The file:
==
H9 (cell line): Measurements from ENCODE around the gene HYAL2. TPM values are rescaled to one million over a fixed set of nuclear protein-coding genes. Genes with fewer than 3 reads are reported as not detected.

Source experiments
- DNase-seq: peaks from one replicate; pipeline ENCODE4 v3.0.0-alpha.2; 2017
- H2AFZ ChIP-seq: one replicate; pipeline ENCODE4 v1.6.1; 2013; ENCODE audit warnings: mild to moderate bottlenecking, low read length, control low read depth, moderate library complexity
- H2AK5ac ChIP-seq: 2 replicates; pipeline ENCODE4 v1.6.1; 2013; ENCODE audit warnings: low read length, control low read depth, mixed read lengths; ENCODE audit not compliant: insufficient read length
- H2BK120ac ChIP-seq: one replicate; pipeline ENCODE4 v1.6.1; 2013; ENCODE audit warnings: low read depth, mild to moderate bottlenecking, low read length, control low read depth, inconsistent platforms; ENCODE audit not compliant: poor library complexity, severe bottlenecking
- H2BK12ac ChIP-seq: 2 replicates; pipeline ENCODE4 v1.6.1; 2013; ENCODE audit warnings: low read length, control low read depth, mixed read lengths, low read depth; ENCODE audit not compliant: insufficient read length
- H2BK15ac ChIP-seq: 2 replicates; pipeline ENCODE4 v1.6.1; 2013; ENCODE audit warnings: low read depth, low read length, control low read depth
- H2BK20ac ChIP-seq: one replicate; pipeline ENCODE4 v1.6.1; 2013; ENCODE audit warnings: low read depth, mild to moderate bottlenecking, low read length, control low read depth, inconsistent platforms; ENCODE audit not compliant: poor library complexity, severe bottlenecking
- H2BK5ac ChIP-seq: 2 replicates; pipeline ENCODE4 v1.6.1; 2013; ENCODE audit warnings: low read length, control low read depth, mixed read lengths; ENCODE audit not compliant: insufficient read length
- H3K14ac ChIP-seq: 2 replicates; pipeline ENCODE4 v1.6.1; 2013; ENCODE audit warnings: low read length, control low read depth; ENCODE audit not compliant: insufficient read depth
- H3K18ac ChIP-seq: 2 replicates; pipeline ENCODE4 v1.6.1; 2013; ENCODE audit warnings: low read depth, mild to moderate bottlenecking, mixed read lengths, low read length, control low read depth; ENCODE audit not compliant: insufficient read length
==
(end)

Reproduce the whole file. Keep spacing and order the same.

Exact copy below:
H9 (cell line): Measurements from ENCODE around the gene HYAL2. TPM values are rescaled to one million over a fixed set of nuclear protein-coding genes. Genes with fewer than 3 reads are reported as not detected.

Source experiments
- DNase-seq: peaks from one replicate; pipeline ENCODE4 v3.0.0-alpha.2; 2017
- H2AFZ ChIP-seq: one replicate; pipeline ENCODE4 v1.6.1; 2013; ENCODE audit warnings: mild to moderate bottlenecking, low read length, control low read depth, moderate library complexity
- H2AK5ac ChIP-seq: 2 replicates; pipeline ENCODE4 v1.6.1; 2013; ENCODE audit warnings: low read length, control low read depth, mixed read lengths; ENCODE audit not compliant: insufficient read length
- H2BK120ac ChIP-seq: one replicate; pipeline ENCODE4 v1.6.1; 2013; ENCODE audit warnings: low read depth, mild to moderate bottlenecking, low read length, control low read depth, inconsistent platforms; ENCODE audit not compliant: poor library complexity, severe bottlenecking
- H2BK12ac ChIP-seq: 2 replicates; pipeline ENCODE4 v1.6.1; 2013; ENCODE audit warnings: low read length, control low read depth, mixed read lengths, low read depth; ENCODE audit not compliant: insufficient read length
- H2BK15ac ChIP-seq: 2 replicates; pipeline ENCODE4 v1.6.1; 2013; ENCODE audit warnings: low read depth, low read length, control low read depth
- H2BK20ac ChIP-seq: one replicate; pipeline ENCODE4 v1.6.1; 2013; ENCODE audit warnings: low read depth, mild to moderate bottlenecking, low read length, control low read depth, inconsistent platforms; ENCODE audit not compliant: poor library complexity, severe bottlenecking
- H2BK5ac ChIP-seq: 2 replicates; pipeline ENCODE4 v1.6.1; 2013; ENCODE audit warnings: low read length, control low read depth, mixed read lengths; ENCODE audit not compliant: insufficient read length
- H3K14ac ChIP-seq: 2 replicates; pipeline ENCODE4 v1.6.1; 2013; ENCODE audit warnings: low read length, control low read depth; ENCODE audit not compliant: insufficient read depth
- H3K18ac ChIP-seq: 2 replicates; pipeline ENCODE4 v1.6.1; 2013; ENCODE audit warnings: low read depth, mild to moderate bottlenecking, mixed read lengths, low read length, control low read depth; ENCODE audit not compliant: insufficient read length